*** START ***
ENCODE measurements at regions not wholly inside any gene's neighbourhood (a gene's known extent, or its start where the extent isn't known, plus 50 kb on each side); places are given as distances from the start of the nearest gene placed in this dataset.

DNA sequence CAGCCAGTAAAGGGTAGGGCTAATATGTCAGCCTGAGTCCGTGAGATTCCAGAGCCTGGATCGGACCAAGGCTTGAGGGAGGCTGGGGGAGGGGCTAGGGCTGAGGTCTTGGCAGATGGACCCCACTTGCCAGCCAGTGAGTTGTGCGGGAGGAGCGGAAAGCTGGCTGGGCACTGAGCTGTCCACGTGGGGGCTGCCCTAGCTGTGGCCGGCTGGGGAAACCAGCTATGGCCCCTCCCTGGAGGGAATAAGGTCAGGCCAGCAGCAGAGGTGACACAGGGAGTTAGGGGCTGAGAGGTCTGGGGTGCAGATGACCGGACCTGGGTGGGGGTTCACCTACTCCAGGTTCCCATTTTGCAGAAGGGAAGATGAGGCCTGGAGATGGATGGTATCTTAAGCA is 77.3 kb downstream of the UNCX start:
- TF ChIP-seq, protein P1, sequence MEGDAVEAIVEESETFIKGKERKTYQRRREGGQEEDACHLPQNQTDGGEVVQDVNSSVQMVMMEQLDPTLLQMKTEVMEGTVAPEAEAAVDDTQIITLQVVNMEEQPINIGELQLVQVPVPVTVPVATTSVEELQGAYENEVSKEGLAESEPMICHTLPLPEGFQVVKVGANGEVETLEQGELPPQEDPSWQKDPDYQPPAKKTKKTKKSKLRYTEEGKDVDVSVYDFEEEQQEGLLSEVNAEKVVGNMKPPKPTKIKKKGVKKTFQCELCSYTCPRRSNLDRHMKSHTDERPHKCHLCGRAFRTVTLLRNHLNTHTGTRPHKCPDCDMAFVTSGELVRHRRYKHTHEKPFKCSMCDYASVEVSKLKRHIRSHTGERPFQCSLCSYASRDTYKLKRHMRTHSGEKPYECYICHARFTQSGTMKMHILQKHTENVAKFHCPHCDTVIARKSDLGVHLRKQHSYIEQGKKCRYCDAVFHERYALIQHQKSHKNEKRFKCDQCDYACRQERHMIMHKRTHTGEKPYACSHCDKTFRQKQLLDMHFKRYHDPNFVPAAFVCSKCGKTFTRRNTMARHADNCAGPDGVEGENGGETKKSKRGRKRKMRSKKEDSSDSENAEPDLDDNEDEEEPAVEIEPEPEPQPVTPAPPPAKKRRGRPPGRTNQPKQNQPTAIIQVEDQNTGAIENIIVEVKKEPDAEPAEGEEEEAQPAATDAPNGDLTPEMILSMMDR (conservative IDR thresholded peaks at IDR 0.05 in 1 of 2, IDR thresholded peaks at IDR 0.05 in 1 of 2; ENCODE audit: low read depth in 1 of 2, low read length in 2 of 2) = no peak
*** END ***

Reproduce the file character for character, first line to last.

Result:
ENCODE measurements at regions not wholly inside any gene's neighbourhood (a gene's known extent, or its start where the extent isn't known, plus 50 kb on each side); places are given as distances from the start of the nearest gene placed in this dataset.

DNA sequence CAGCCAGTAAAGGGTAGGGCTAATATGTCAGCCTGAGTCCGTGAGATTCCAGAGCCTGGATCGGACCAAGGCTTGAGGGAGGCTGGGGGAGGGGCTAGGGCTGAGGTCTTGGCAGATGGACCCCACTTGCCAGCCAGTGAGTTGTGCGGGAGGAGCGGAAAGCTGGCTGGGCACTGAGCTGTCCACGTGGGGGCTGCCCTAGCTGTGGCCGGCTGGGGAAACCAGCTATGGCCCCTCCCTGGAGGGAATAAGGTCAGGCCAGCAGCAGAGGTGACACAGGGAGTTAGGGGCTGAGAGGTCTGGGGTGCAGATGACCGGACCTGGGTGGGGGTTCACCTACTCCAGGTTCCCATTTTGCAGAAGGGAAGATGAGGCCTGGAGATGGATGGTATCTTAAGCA is 77.3 kb downstream of the UNCX start:
- TF ChIP-seq, protein P1, sequence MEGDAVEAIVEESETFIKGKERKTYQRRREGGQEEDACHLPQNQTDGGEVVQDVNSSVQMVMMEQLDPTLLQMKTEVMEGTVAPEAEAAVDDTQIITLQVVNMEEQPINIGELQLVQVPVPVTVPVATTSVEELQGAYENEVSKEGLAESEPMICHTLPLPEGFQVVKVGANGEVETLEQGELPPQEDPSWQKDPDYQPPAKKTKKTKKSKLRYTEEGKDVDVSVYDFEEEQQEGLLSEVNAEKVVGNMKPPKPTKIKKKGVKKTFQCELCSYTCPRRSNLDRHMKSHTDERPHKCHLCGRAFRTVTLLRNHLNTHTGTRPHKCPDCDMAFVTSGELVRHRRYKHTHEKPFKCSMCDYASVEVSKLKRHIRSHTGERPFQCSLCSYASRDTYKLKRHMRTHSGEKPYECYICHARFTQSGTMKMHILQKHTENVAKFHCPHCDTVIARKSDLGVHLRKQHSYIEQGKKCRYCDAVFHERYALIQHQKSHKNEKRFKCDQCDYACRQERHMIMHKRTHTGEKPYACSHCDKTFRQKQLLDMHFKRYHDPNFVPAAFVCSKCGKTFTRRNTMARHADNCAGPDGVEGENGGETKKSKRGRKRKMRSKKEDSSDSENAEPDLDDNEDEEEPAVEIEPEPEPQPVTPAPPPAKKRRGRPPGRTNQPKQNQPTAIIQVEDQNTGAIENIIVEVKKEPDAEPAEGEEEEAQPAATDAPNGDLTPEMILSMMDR (conservative IDR thresholded peaks at IDR 0.05 in 1 of 2, IDR thresholded peaks at IDR 0.05 in 1 of 2; ENCODE audit: low read depth in 1 of 2, low read length in 2 of 2) = no peak